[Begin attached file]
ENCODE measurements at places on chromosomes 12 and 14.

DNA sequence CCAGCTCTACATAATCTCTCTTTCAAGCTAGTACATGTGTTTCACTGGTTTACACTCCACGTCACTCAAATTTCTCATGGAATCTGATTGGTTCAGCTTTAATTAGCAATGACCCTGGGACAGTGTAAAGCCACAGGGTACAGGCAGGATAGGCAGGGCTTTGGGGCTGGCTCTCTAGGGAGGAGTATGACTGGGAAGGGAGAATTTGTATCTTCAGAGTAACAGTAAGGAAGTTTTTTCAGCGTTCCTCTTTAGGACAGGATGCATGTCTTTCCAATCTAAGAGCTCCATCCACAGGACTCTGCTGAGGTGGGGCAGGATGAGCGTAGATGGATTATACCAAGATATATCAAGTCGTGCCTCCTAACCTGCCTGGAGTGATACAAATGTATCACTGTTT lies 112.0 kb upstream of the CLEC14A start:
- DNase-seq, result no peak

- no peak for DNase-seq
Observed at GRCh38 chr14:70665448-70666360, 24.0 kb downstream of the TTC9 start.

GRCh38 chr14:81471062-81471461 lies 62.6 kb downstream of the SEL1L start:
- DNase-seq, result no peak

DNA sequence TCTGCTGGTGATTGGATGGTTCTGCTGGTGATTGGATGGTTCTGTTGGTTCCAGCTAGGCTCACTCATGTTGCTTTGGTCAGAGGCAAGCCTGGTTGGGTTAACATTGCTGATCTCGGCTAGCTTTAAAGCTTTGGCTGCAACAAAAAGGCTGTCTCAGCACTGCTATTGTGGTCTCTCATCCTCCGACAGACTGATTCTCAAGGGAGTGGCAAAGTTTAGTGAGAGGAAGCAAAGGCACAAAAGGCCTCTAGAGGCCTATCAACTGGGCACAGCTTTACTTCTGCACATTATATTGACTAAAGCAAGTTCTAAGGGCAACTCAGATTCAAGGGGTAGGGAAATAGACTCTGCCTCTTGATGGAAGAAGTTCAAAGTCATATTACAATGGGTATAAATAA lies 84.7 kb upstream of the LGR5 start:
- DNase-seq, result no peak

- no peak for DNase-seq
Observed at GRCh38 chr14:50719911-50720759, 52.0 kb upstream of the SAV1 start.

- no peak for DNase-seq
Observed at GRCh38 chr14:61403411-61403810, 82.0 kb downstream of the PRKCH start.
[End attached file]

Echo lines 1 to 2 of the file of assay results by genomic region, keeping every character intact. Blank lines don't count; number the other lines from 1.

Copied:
ENCODE measurements at places on chromosomes 12 and 14.

DNA sequence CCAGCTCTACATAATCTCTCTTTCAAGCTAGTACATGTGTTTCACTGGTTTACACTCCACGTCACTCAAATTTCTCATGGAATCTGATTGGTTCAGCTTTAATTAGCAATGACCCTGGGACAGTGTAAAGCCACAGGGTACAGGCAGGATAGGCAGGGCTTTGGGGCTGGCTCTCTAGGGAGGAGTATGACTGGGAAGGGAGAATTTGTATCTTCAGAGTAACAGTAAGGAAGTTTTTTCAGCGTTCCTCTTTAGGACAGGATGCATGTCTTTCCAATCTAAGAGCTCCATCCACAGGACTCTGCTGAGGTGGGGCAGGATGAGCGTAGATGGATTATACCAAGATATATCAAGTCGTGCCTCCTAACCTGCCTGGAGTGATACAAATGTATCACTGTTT lies 112.0 kb upstream of the CLEC14A start: